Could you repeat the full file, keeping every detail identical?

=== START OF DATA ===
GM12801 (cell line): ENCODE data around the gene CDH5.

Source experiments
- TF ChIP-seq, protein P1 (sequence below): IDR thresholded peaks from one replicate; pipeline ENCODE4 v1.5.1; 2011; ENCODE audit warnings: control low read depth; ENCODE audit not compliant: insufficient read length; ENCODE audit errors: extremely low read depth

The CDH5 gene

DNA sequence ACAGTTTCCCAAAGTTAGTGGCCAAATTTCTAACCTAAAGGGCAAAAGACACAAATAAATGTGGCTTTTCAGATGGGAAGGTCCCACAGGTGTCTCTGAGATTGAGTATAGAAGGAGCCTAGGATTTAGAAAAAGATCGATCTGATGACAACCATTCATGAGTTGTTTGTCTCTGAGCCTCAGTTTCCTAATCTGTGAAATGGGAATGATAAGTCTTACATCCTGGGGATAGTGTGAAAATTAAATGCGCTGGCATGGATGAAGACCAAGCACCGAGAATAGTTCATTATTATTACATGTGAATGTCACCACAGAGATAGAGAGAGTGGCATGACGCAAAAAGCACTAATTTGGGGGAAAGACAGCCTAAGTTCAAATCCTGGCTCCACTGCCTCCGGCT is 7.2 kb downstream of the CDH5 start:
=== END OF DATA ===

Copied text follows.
GM12801 (cell line): ENCODE data around the gene CDH5.

Source experiments
- TF ChIP-seq, protein P1 (sequence below): IDR thresholded peaks from one replicate; pipeline ENCODE4 v1.5.1; 2011; ENCODE audit warnings: control low read depth; ENCODE audit not compliant: insufficient read length; ENCODE audit errors: extremely low read depth

The CDH5 gene

DNA sequence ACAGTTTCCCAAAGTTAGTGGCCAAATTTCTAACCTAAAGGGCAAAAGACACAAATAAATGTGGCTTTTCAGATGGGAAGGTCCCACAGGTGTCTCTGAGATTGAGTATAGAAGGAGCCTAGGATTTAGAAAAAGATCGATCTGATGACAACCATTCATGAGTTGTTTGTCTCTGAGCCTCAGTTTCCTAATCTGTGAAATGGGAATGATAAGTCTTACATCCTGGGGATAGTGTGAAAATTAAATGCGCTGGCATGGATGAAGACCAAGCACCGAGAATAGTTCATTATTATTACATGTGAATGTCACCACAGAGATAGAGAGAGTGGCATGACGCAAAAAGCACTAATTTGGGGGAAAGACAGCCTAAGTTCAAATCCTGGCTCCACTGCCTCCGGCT is 7.2 kb downstream of the CDH5 start: